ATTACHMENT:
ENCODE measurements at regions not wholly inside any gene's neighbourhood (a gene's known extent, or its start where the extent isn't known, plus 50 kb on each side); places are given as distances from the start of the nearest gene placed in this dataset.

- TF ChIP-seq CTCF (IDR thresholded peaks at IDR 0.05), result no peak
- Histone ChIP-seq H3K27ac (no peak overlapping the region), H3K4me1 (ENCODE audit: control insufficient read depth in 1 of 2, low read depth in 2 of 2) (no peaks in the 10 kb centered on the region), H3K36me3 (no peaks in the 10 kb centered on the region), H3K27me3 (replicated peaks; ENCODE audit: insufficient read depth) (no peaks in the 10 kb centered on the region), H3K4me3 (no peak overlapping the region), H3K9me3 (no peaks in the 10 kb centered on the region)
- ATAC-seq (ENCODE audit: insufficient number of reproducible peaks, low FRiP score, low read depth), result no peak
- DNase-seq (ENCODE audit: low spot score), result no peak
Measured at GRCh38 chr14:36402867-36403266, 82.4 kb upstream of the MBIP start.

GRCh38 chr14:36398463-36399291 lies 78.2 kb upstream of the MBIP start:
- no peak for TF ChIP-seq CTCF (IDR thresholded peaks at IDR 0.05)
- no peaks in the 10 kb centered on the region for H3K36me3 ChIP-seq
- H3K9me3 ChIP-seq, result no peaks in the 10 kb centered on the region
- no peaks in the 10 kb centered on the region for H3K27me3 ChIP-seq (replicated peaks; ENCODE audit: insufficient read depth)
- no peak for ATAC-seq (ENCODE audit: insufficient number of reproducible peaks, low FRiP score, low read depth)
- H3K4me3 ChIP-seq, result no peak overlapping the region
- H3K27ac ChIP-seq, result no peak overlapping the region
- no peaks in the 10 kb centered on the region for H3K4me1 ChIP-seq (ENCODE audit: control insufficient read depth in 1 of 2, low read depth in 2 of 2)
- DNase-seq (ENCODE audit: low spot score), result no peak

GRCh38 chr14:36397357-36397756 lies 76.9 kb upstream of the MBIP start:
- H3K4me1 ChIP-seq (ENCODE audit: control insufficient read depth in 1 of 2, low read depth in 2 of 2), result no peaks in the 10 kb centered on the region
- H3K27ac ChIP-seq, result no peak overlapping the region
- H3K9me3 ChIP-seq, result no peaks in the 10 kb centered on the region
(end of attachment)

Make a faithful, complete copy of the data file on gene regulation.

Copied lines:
ENCODE measurements at regions not wholly inside any gene's neighbourhood (a gene's known extent, or its start where the extent isn't known, plus 50 kb on each side); places are given as distances from the start of the nearest gene placed in this dataset.

- TF ChIP-seq CTCF (IDR thresholded peaks at IDR 0.05), result no peak
- Histone ChIP-seq H3K27ac (no peak overlapping the region), H3K4me1 (ENCODE audit: control insufficient read depth in 1 of 2, low read depth in 2 of 2) (no peaks in the 10 kb centered on the region), H3K36me3 (no peaks in the 10 kb centered on the region), H3K27me3 (replicated peaks; ENCODE audit: insufficient read depth) (no peaks in the 10 kb centered on the region), H3K4me3 (no peak overlapping the region), H3K9me3 (no peaks in the 10 kb centered on the region)
- ATAC-seq (ENCODE audit: insufficient number of reproducible peaks, low FRiP score, low read depth), result no peak
- DNase-seq (ENCODE audit: low spot score), result no peak
Measured at GRCh38 chr14:36402867-36403266, 82.4 kb upstream of the MBIP start.

GRCh38 chr14:36398463-36399291 lies 78.2 kb upstream of the MBIP start:
- no peak for TF ChIP-seq CTCF (IDR thresholded peaks at IDR 0.05)
- no peaks in the 10 kb centered on the region for H3K36me3 ChIP-seq
- H3K9me3 ChIP-seq, result no peaks in the 10 kb centered on the region
- no peaks in the 10 kb centered on the region for H3K27me3 ChIP-seq (replicated peaks; ENCODE audit: insufficient read depth)
- no peak for ATAC-seq (ENCODE audit: insufficient number of reproducible peaks, low FRiP score, low read depth)
- H3K4me3 ChIP-seq, result no peak overlapping the region
- H3K27ac ChIP-seq, result no peak overlapping the region
- no peaks in the 10 kb centered on the region for H3K4me1 ChIP-seq (ENCODE audit: control insufficient read depth in 1 of 2, low read depth in 2 of 2)
- DNase-seq (ENCODE audit: low spot score), result no peak

GRCh38 chr14:36397357-36397756 lies 76.9 kb upstream of the MBIP start:
- H3K4me1 ChIP-seq (ENCODE audit: control insufficient read depth in 1 of 2, low read depth in 2 of 2), result no peaks in the 10 kb centered on the region
- H3K27ac ChIP-seq, result no peak overlapping the region
- H3K9me3 ChIP-seq, result no peaks in the 10 kb centered on the region